[Haskell-cafe] Restricted type classes

Ivan Lazar Miljenovic ivan.miljenovic at gmail.com
Sat Sep 4 04:45:20 EDT 2010

On 4 September 2010 18:27, wren ng thornton <wren at freegeek.org> wrote:
> On 9/4/10 3:50 AM, Ivan Lazar Miljenovic wrote:
>> On 4 September 2010 17:40, wren ng thornton<wren at freegeek.org>  wrote:
>>> So, in the interest of generality, perhaps you should just pick a letter
>>> or
>>> a short prefix and use that for each of the classes. In my blog posts I
>>> called them 0-monads, 1-monads, and 2-monads; following Ganesh
>>> Sittampalam
>>> and Matthieu Sozeau, they'd be monads, r-monads, and g-monads.
>> I think I'd prefer to put the prefix on the kind * versions (though
>> does a kind * version of something like Monad even make sense?).
> Oh sure. I was just meaning that you should do something systematic like
> have XFoo and YFoo, instead of having Foo and Bar. That way people can just
> remember ({X,Y},{Foo,Fob,Fez}) instead of having to remember {(Foo,Bar),
> (Fob,Baz), (Fez,Quux)}.
> I'm a fan of keeping the undecorated names for the current versions, and
> using a prefix for the * versions.

Right, so what prefix? ;-)

> Well, liftA and liftM are just generic implementations of fmap using
> pure/(<*>) and return/(>>=). If you can define fmap directly, then you
> should do so. If you can't, you're always free to use the implementations
> that liftA and liftM use. The liftA function is defined explicitly for
> allowing you can say """instance Functor F where fmap = liftA""". There's no
> reason for liftA to belong to Applicative, because it has Functor as a
> superclass and therefore fmap exists. Since fmap can be more efficient than
> liftA, it is better to use fmap when writing code. Note that (<$>) is
> defined as fmap, and liftA2, liftA3, etc are defined in terms of (<$>) i.e.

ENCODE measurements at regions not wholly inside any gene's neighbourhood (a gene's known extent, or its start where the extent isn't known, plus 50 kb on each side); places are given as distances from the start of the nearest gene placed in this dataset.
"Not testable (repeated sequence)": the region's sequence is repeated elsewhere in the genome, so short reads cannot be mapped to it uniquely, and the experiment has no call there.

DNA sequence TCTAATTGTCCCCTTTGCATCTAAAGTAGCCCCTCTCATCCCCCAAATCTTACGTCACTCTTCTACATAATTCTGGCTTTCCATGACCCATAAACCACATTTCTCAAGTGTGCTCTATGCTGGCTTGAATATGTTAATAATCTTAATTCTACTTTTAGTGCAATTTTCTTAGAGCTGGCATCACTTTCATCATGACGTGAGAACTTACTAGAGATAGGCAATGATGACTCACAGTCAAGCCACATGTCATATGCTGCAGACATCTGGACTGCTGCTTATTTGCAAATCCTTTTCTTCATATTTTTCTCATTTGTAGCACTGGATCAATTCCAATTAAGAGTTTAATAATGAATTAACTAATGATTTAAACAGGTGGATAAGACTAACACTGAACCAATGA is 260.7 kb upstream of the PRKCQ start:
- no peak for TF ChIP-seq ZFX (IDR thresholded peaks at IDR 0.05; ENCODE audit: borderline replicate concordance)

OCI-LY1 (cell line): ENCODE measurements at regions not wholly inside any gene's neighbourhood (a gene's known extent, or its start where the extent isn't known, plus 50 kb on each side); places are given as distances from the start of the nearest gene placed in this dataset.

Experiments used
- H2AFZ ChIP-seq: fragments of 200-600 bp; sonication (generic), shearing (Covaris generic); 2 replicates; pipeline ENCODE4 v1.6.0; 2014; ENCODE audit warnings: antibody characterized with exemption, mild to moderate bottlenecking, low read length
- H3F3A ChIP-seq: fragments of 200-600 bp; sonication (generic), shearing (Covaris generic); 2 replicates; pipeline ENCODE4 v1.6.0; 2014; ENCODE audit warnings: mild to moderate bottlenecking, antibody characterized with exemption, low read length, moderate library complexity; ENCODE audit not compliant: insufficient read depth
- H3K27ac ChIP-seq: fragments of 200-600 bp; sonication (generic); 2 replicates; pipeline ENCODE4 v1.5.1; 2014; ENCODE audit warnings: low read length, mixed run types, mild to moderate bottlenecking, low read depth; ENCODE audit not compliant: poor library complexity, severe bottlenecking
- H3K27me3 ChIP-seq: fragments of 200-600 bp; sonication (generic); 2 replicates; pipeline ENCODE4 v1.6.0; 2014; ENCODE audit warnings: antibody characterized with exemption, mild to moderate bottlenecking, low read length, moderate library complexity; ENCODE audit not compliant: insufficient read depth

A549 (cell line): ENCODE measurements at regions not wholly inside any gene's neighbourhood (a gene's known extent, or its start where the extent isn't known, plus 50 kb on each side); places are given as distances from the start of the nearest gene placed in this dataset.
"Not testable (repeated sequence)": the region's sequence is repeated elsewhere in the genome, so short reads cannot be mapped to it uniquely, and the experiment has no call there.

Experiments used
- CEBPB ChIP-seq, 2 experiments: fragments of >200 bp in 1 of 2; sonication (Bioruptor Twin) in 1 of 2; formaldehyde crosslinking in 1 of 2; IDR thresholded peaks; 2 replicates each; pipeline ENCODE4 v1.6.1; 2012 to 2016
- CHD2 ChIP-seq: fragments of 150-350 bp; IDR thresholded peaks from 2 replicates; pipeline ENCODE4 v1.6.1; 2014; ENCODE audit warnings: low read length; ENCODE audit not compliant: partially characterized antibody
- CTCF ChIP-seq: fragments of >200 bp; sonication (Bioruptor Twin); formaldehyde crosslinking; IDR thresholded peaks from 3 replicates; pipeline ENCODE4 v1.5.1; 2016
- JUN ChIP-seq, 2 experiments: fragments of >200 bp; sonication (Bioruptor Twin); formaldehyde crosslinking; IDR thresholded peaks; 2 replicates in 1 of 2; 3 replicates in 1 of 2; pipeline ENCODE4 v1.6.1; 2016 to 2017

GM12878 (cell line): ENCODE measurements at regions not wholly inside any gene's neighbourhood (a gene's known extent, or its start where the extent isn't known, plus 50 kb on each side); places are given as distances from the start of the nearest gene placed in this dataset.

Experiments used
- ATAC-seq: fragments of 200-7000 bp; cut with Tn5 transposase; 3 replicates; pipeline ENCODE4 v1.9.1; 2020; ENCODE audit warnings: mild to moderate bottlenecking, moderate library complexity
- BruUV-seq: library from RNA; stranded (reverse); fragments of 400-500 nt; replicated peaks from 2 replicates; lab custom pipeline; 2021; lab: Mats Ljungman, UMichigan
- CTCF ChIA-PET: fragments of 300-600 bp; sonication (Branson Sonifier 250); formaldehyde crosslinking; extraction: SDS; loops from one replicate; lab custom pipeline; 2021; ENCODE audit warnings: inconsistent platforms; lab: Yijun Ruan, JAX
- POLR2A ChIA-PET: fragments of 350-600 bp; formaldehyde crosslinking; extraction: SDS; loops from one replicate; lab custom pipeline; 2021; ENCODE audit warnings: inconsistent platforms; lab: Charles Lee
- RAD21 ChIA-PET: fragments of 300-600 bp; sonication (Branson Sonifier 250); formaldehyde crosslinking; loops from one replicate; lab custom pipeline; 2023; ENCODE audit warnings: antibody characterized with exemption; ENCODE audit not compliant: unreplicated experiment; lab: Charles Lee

> fmap.

Gah, you're right.  I didn't think that liftA = fmap.

> For liftM things are a bit hazier because Monad fails to mention Functor as
> an explicit superclass, but it really ought to. Assuming it did, then
> there's no reason for liftM to belong to Monad, because we're assured that
> fmap exists. Though, again, liftM should be defined as a non-class function
> in order to serve as a default implementation of fmap for those who need it.

Hmmm, I was thinking of just having "liftM = fmap", but yeah using the
monadic defaults makes sense to avoid having to define fmap

> This is the same reason why Data.Traversable defines fmapDefault and
> foldMapDefault: not so that they can be used as functions, but so that they
> can be used for giving class instances. Perhaps we should be calling them
> fmapApplictiveDefault, fmapMonadDefault, and fmapTraversableDefault
> instead...
> I suppose you could use liftA2 as the basis of Applicative instead of (<*>),
> but that seems a bit perverse to me. The (<*>) operation captures exactly
> what we want to say--- namely the K axiom for modal logics; which is
> equivalent to saying the applicative category has exponentials; which is
> also the name for the whitespace of function application;... . Whereas
> liftA2 seems like a far more round-about way of getting there. There may be
> efficiency reasons for arguing that liftA2 should be included in _addition_
> to (<*>), but I'm not aware of them.

Well,  I _can_ define <*> for Sets (and have done so), but such an
instance doesn't make any sense because functions don't have Ord
instances.  As such, the default liftA2, etc. definitions don't work
with Sets because of this.

Ivan Lazar Miljenovic
Ivan.Miljenovic at gmail.com

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